Treasury Secretary-designate Timothy Geithner looks on at left as President-elect Barack Obama meets with members of his economic team at his transition office in Washington. Geithner, President-elect Barack Obamaâ€™s choice to run the Treasury Department and lead the economic rescue effort disclosed to senators Tuesday that he failed to pay $34,000 in taxes from 2001 to 2004, a last-minute complication in an otherwise smooth path to confirmation
More trouble for Timorthy Geithner
, Barack Obama’s nominee for Secretary of the Treasury (and head of the Internal Revenue Service).
Byron York over at National Review has the poop.
Although it has been dismissed by some observers as a â€œhiccupâ€ in an otherwise smooth confirmation process, treasury secretary-designate Timothy Geithnerâ€™s failure to pay self-employment taxes during the years he worked at the International Monetary Fund is causing some Republicans on Capitol Hill to ask serious questions about his actions. First among those questions is why he accepted payment from the IMF as restitution for taxes that he had not, in fact, paid.
Documents released by the Senate Finance Committee strongly suggest that Geithner knew, or should have known, what he was doing when he did not pay self-employment taxes in 2001, 2002, 2003, and 2004. After his failure to pay was discovered, first by the IRS and later during the vetting process, Geithner paid the federal government a total of $42,702 in taxes and interest.
The IMF did not withhold state and federal income taxes or self-employment taxes â€” Social Security and Medicare â€” from its employeesâ€™ paychecks. But the IMF took great care to explain to those employees, in detail and frequently, what their tax responsibilities were. First, each employee was given the IMF Employee Tax Manual. Then, employees were given quarterly wage statements for the specific purpose of calculating taxes. Then, they were given year-end wage statements. And then, each IMF employee was required to file what was known as an Annual Tax Allowance Request. Geithner received all those documents.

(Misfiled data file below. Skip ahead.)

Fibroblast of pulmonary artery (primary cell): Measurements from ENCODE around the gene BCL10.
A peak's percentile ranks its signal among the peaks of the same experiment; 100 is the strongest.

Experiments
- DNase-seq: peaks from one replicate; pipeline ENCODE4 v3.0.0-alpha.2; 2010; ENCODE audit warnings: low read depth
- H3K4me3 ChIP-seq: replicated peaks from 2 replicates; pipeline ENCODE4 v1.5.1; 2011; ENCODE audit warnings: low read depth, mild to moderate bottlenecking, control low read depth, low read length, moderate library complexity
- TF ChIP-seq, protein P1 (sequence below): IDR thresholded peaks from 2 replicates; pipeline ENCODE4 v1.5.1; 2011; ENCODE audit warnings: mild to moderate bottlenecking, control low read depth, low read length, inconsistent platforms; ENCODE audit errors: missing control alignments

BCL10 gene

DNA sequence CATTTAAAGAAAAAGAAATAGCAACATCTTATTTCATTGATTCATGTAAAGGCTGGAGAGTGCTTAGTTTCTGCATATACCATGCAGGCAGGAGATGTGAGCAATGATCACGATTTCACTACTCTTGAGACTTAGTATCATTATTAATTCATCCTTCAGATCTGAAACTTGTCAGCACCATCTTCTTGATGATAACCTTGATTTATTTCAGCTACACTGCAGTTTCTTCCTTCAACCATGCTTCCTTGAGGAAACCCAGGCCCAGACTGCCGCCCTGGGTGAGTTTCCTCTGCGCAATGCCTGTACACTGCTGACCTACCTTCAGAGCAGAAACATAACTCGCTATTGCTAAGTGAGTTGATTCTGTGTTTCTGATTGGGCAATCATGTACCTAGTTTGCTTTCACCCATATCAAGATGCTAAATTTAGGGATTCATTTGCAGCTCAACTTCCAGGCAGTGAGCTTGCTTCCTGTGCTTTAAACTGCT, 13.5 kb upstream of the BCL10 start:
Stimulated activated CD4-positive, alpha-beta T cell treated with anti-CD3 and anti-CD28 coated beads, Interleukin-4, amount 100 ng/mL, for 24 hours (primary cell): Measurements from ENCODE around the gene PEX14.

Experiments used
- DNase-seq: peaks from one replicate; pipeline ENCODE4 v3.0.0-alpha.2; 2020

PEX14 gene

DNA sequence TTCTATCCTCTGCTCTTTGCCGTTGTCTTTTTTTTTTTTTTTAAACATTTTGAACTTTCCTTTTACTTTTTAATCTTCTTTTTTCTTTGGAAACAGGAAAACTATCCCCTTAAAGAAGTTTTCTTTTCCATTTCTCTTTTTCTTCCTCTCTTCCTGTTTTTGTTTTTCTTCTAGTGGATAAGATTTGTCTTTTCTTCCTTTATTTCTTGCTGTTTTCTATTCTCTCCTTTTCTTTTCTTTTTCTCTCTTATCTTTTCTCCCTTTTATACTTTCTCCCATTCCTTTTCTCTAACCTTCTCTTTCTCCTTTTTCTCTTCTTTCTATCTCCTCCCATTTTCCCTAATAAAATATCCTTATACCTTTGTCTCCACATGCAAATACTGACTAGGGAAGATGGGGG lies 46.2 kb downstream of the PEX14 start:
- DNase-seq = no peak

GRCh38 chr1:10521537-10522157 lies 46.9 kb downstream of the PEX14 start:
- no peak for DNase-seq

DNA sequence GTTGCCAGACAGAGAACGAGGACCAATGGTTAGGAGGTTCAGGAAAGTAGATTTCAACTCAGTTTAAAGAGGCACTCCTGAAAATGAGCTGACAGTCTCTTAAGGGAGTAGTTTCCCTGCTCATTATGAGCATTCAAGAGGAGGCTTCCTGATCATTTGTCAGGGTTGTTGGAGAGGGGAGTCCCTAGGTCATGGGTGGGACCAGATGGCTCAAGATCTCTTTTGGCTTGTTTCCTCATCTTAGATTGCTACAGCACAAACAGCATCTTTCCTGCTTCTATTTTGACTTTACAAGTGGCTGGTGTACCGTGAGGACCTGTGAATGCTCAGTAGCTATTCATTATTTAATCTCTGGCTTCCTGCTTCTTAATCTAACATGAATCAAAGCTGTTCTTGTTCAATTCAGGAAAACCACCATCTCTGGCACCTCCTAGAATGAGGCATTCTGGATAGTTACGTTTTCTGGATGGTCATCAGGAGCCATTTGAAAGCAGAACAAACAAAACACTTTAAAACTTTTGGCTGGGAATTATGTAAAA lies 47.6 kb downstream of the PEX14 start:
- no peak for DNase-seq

The tax allowance has turned out to be a key part of the Geithner situation. This is how it worked. IMF employees were expected to pay their taxes out of their own money. But the IMF then gave them an extra allowance, known as a â€œgross-up,â€ to cover those tax payments. This was done in the Annual Tax Allowance Request, in which the employee filled out some basic information â€” marital status, dependent children, etc. â€” and the IMF then estimated the amount of taxes the employee would owe and gave the employee a corresponding allowance.
At the end of the tax allowance form were the words, â€œI hereby certify that all the information contained herein is true to the best of my knowledge and belief and that I will pay the taxes for which I have received tax allowance payments from the Fund.â€ Geithner signed the form. He accepted the allowance payment. He didnâ€™t pay the tax. For several years in a row.
Flap listened to GOP Senators Lindsey Graham (R-SC) and John Ensign (R-NV) poo poo the story this afternoon. But, wait.
Did these Republican Senators know all of the story? Doubtful – at least Flap hopes.
Republican Senator Charles Grassley, the ranking mmeber of the Senate Finance Committee must now demand answers from Geithner as to why he did not pay his taxes after receiving the money to do so? This flap is more than a minor hiccup in the confirmation process.
Timothy Geithner’s credibility and competence can truly be questioned.
The Senate should do just that when Geithner’s confirmation hearings resume next week – after Obama’s inauguration.
Timothy Geithnerâ€™s Nomination for Secretary of the Treasury in Trouble? Senate Democrats Scramble